Beyond stocking my work desk by continuing the Legends class toys, the Cyberverse line also introduced the new playsets that I am definitely a big fan of. With the Dark of the Moon line came first Bumblebee and the Mobile Battle Bunker and Starscream with his Orbital Assault Carrier. They were cool, high on play value, but nothing too mind-blowing for display.
Then the next wave consisted of Megatron and Optimus Prime, both of which actually integrated with their action sets as trailers in alt mode and armor/flight suits in robot mode. Upping the ante for display, especially in alt mode.
In the following wave, Ratchet and Shockwave continued the integration with alt mode, but lose any real integration with robot mode.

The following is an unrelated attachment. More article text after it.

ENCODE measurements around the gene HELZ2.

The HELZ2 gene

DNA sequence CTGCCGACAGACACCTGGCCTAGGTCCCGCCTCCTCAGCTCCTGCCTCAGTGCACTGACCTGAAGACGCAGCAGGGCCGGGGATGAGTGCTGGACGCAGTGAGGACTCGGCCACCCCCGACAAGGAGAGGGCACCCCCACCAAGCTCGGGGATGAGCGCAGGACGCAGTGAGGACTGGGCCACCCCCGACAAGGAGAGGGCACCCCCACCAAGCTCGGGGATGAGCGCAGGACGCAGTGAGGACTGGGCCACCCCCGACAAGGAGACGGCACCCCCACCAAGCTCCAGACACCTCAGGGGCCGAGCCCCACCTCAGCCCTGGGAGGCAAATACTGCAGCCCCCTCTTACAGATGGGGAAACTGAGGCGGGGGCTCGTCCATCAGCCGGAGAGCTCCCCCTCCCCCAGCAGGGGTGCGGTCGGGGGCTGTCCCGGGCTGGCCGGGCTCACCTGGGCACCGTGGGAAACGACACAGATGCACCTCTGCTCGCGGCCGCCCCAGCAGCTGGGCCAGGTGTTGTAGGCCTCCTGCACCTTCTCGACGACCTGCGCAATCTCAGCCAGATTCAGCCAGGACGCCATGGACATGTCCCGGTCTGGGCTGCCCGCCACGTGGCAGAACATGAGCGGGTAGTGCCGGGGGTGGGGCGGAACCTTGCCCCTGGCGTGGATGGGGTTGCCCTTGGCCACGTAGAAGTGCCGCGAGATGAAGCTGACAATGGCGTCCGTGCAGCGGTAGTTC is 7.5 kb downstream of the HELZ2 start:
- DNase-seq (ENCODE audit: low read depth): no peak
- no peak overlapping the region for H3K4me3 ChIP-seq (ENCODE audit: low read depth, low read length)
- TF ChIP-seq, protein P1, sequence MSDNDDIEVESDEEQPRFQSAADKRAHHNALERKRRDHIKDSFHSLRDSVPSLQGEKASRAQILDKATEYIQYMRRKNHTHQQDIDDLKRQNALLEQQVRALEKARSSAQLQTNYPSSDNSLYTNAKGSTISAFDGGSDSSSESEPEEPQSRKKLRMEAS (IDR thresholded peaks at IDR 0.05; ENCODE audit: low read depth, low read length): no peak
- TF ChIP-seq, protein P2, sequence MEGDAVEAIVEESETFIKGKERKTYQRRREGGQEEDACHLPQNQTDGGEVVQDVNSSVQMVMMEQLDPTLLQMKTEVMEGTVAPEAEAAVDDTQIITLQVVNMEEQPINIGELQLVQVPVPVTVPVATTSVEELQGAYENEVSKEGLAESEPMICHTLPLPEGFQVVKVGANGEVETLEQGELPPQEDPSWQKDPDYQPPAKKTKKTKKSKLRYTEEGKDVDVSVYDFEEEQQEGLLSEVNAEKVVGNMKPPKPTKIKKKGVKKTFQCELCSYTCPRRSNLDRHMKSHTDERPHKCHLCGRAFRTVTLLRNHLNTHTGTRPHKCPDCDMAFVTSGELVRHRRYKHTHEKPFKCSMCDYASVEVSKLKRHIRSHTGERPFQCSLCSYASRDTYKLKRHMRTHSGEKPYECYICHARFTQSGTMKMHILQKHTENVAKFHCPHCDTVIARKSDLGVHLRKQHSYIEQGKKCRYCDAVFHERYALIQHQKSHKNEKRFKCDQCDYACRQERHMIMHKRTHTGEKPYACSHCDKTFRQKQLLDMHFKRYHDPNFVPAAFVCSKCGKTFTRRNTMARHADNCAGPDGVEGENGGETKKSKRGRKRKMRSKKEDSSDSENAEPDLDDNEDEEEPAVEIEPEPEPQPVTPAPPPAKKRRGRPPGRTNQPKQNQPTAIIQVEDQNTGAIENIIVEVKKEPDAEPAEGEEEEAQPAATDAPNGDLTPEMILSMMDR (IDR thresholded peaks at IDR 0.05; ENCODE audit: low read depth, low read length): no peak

Then came the brilliant Dark of the Moon release of The Ark. Rather than a made up (other than Optimus’ trailer, I guess) accessory, here we had an attempt to deliver a show-accurate representation of a piece of Transformers fiction that wasn’t actually a Transformer. My thoughts on the subject were pretty straightforward:
And Hasbro obliged. Not just once, but twice within the Prime Cybververse line we get Wheeljack’s spaceship, the Star Hammer (or Jackhammer if you prefer the show’s name) and a Decepticon Energon Driller.
However, they also decided to go in a completely different, larger-scale direction.
Optimus Maximus is intended to be a battle platform with two modes; the mech-like robot mode and a seated robot mode rolling battle station mode.
The intention, of course is to populate the battle platform with Cyberverse Legion and Commander Class ‘bots.